Hot on the heels of last night’s explosive Power Book II: Ghost season 2 premiere episode, the actors portraying the show’s big villains, Larenz Tate and Shane Johnson, are opening up about being antiheroes on Starz’s hit crime drama series.
Even though the Power Universe focuses on the stories and interpersonal dramas of murderous drug dealers and others who dabble in illegal activity, Tate and Johnson’s characters, Councilman Rashad Tate and FBI agent-turned-defense attorney Cooper Saxe respectively, are the show’s antagonist villains.
Though the irony isn’t lost on either of them, for Johnson it’s all about what’s at the center of it all that makes a true villain.
“In Saxe’s mind, he’s the hero and everyone else just hasn’t figured it out yet. But they will!” Johnson joked. “Like you’re saying, it’s a dark hero show.”
Johnson likens the viewing experience to that of one of his favorite shows, Showtime’s Dexter, in which the audience ends up literally rooting for a serial killer to get away with murder each week.
“What separates the good guys from the bad guys in our show is really motivational factors,” he added. “Like Tariq, does he just want to be powerful and rich, or is it for his family? Is it to protect his Mom and his sister? Giving him that at the core allows him to play whatever game he needs to play in order to provide that.”
“For me, it’s really nice to be able to play a character who has the complexities of Rashad Tate,” Tate said of his villainous role. “He’s incredibly determined, he’s motivated, in his mind, he deserves to be in public office he deserves to have a platform to use his voice, his influence, and his resources to change things around him, but underneath it, he has some personal agendas, as we believe most politicians do,” he laughed.
“But what it really speaks to is, it’s really not what’s on the surface. It’s not just about the underworld and drug dealing,” Tate adds. “It’s really about the family and the friendships and the camaraderie that people can relate to in everyday life. It’s just that their professions or the decisions they make based on their circumstances paint them in a negative light, a stigma, or stereotype.”
Speaking of family, Tate is afforded the rare opportunity to have his real-life brother Lahmard Tate play his on-screen brother, Kamaal Tate, on the show. He says he’s very fortunate and appreciative of showrunner Courtney Kemp and the rest of the Power team for making something so momentous happen.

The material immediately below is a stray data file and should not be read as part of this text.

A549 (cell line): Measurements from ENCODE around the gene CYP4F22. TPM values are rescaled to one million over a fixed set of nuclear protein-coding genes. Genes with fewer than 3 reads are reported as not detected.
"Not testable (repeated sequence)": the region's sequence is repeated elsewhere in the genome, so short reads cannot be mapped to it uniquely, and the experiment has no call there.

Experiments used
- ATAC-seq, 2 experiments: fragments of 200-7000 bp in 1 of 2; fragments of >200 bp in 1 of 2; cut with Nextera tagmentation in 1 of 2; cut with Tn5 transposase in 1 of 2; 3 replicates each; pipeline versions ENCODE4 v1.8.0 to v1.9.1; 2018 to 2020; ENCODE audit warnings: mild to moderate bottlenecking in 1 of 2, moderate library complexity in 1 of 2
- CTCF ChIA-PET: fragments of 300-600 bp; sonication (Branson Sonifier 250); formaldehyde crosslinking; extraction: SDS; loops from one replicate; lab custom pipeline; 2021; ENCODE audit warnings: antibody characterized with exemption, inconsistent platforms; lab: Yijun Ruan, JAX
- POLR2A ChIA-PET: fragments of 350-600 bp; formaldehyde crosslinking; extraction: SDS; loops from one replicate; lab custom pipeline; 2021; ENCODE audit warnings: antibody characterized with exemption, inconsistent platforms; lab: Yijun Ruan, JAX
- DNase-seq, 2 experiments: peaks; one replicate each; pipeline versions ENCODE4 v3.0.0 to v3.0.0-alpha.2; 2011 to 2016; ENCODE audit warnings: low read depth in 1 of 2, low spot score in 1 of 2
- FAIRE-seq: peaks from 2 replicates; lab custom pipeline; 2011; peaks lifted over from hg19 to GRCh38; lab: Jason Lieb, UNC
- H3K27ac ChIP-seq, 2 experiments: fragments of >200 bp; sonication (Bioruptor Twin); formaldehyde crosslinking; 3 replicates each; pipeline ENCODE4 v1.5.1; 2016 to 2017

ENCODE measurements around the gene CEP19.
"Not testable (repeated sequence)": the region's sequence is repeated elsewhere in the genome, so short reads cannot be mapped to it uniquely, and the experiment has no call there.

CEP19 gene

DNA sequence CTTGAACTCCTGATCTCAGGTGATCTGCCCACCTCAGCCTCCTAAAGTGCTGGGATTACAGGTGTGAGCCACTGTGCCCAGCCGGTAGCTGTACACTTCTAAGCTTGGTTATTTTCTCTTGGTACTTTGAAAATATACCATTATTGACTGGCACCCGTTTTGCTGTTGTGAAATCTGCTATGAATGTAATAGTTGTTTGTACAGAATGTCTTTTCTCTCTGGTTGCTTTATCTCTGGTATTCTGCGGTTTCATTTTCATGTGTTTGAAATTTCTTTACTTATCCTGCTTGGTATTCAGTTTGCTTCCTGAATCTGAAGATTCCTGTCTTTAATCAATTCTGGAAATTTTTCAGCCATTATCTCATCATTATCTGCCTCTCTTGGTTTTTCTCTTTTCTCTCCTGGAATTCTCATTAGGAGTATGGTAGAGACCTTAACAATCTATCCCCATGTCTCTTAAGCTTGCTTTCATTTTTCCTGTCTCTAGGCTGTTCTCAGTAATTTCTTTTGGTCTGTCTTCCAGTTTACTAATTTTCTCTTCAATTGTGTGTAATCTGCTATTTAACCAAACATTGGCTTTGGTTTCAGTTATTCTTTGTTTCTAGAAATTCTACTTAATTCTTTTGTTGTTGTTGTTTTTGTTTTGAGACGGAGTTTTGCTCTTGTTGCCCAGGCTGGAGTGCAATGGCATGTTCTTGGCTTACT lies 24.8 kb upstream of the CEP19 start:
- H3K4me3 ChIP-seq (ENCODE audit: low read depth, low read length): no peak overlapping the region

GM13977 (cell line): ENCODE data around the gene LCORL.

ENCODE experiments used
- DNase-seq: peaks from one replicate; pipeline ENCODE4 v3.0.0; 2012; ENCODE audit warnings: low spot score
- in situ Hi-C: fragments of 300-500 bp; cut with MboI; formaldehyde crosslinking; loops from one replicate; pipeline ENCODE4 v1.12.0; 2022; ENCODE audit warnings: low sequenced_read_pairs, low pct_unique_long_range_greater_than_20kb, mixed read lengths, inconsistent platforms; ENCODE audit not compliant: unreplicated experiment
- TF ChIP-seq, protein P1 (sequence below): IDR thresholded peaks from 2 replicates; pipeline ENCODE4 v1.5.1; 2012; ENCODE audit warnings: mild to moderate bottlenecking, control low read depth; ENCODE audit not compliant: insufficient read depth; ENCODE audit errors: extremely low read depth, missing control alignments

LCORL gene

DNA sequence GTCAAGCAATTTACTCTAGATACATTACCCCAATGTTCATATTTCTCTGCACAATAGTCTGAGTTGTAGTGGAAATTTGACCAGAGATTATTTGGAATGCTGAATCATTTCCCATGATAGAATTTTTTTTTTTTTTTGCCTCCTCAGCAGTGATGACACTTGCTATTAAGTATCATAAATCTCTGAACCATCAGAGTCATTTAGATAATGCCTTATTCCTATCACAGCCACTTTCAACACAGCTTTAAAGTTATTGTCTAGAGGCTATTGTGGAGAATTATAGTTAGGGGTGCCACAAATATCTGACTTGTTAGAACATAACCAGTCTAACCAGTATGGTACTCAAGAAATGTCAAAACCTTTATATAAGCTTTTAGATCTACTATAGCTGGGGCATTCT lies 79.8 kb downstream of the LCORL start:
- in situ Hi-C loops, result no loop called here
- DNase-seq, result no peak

“Shoutout to Courtney Kemp for valuing what I bring to the table, valuing my career, and utilizing me on the show,” he said. “I also have to shout her out and everyone who had a part in bringing my brother Lahmard Tate in who plays Kamaal. It’s really nice to work with my brother. I’m really fulfilled.”
Through the longevity of his career, the ageless Tate is in the rare position of being a heartthrob and sex symbol for multiple generations of women. He’s been a fixture in cultural movie classics for nearly 30 years at this point. When asked how he feels about having everyone from grandmothers to college kids attracted to him, he says he takes it all in stride.
“I’m grateful to be considered in that space, and what can I say?” he blushes. “It’s been a fantastic journey to be on a show that continues to push the envelope and continues to elevate the storytelling. I’m happy to continue to do what I love to do.”
Johnson noted that acting alongside him, he sees that Tate’s longevity as an object of on-screen attraction is a testament to his acting ability.
“This guy really carves up a scene and elevates the material, and really elevates everyone around him,” Johnson said of Tate’s ability. “He may be sexy and all that stuff, but he can act. And that’s what impresses me because lots of people can look good, but not lots of people can throw down.”
Power Book II: Ghost airs Sundays on Starz.